Eviction Settlement Program Helps Memphis Area Landlords, Tenants Weather Epidemic

August 31, 2020

The COVID-19 pandemic has broadly impacted American society, but some of its harmful effects have been concentrated on the country’s most vulnerable citizens. For many of those struggling economically, the pandemic has threatened not only their health and their livelihoods, but their homes as well.

That is why lawyers, judges, and government officials in Memphis and Shelby County worked together over the past few months to implement a program that helps both tenants and landlords affected by COVID-19. The Eviction Settlement Program connects attorneys with tenants who are in danger of eviction due to financial hardship caused by the pandemic. The attorneys work with these tenants and their landlords to negotiate a financial arrangement that will keep the tenants from being evicted.

In practice this can mean negotiating a lower price for rent for a certain number of months or using money allocated from the federal CARES Act to cover some portion of missed rental payments. Overall, around $2 million from the CARES Act has been allocated for this program by Memphis and Shelby County officials.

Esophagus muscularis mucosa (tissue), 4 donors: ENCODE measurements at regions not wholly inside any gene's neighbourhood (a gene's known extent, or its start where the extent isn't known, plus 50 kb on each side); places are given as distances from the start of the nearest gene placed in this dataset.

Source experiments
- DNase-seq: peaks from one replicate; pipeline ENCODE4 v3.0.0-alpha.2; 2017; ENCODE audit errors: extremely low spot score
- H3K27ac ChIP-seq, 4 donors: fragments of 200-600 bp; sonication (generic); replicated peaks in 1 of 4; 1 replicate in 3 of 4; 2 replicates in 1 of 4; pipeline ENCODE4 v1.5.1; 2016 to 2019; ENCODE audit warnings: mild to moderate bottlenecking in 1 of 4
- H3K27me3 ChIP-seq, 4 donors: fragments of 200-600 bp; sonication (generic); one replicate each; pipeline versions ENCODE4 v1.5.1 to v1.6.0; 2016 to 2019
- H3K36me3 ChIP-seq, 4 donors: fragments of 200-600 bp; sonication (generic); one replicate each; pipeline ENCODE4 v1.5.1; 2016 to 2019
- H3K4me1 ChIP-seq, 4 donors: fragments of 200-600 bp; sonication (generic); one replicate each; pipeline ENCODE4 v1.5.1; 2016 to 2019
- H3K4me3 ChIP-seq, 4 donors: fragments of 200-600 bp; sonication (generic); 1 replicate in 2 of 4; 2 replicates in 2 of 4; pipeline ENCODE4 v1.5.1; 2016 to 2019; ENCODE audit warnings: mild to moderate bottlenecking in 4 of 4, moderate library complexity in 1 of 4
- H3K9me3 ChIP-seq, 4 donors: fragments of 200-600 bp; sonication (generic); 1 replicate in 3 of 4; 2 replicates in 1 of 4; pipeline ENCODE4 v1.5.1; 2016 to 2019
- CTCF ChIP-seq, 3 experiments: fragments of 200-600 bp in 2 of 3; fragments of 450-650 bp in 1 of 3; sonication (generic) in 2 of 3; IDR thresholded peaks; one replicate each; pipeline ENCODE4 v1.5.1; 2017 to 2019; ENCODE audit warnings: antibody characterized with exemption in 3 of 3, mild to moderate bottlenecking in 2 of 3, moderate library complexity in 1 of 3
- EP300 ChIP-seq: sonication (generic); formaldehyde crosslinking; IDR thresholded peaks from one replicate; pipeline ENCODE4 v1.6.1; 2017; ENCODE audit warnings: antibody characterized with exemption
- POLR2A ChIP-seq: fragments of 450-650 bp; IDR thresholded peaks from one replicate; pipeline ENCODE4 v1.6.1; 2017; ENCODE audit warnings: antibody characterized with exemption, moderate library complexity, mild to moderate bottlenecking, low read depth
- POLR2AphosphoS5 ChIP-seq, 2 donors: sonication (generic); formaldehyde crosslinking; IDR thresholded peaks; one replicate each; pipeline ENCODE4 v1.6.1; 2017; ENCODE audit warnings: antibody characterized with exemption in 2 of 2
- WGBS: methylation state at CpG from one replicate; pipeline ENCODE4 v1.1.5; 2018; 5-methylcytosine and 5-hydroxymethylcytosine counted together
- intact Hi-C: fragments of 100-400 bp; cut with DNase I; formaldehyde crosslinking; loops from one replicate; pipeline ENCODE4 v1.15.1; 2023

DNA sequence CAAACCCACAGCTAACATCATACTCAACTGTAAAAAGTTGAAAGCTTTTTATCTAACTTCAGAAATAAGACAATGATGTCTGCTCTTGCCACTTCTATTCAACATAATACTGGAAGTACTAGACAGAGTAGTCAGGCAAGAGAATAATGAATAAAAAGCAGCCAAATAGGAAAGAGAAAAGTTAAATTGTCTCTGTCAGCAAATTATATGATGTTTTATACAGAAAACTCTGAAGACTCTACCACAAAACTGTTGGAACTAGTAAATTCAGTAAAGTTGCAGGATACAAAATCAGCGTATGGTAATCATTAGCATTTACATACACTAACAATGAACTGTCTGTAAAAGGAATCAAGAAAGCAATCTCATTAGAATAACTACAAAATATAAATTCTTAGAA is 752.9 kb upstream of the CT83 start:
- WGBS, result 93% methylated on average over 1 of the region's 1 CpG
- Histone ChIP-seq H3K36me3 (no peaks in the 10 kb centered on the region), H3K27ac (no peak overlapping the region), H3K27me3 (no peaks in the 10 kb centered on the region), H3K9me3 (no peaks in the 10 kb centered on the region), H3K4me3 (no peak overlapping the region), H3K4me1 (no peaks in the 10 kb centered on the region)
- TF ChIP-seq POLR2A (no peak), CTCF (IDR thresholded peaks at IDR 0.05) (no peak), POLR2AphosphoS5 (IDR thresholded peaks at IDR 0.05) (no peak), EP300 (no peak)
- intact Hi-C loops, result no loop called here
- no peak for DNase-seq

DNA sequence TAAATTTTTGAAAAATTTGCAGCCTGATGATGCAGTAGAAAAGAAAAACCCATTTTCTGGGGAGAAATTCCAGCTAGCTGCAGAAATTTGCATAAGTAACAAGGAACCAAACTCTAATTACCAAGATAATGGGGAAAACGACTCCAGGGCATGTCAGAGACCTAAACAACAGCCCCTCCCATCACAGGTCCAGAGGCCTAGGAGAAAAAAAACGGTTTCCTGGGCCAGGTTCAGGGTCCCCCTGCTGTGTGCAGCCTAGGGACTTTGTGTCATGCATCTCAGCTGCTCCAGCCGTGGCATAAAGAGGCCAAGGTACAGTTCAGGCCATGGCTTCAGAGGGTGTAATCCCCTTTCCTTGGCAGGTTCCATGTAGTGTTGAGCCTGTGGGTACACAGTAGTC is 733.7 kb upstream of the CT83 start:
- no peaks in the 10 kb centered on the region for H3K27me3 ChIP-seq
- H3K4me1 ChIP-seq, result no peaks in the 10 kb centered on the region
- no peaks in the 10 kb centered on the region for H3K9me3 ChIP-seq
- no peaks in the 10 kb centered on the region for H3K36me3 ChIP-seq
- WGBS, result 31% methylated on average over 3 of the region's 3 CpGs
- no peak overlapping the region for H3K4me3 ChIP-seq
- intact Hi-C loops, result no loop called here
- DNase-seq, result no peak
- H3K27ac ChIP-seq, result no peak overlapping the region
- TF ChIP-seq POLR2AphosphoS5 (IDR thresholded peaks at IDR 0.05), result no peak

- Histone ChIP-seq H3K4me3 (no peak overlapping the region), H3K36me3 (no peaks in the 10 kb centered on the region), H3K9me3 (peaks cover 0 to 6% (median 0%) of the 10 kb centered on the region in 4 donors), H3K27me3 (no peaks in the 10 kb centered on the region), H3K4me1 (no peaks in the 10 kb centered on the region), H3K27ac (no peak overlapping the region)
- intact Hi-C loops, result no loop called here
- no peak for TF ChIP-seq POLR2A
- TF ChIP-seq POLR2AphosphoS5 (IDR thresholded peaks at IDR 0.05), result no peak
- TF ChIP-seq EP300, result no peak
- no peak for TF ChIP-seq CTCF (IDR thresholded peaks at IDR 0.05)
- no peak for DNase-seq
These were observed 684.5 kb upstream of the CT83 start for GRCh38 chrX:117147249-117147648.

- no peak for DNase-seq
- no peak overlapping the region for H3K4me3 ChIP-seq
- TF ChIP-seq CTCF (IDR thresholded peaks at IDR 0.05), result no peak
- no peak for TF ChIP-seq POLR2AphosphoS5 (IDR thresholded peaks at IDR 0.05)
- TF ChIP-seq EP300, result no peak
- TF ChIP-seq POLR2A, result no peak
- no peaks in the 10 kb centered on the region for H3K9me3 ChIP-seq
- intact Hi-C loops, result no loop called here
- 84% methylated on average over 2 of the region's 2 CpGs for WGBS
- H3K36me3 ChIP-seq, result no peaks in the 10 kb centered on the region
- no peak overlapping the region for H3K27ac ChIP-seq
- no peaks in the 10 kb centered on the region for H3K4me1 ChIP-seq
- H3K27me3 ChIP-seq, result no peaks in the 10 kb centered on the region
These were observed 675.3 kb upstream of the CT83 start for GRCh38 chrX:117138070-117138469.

The program is managed by Neighborhood Preservation, Inc., with the cooperation of Memphis Area Legal Services, and the University of Memphis Cecil C. Humphreys School of Law’s Clinical Program, which is providing faculty, staff, and students to work on cases and assist volunteer attorneys in completing the program’s work

Memphis attorney Webb Brewer helped spearhead the program, alongside Steve Barlow, a Memphis attorney and president and co-founder of Neighborhood Preservation Inc. Brewer said that the idea for the program started shortly after passage of the CARES Act, which provided money to states and local government for pandemic relief, in late March. Brewer explained that at that time other cities around the country set up programs that issued grants directly to renters or homeowners on a first come, first serve basis. After seeing how quickly funds became depleted under this model, Brewer, Barlow, and other involved attorneys decided to come up with a different plan.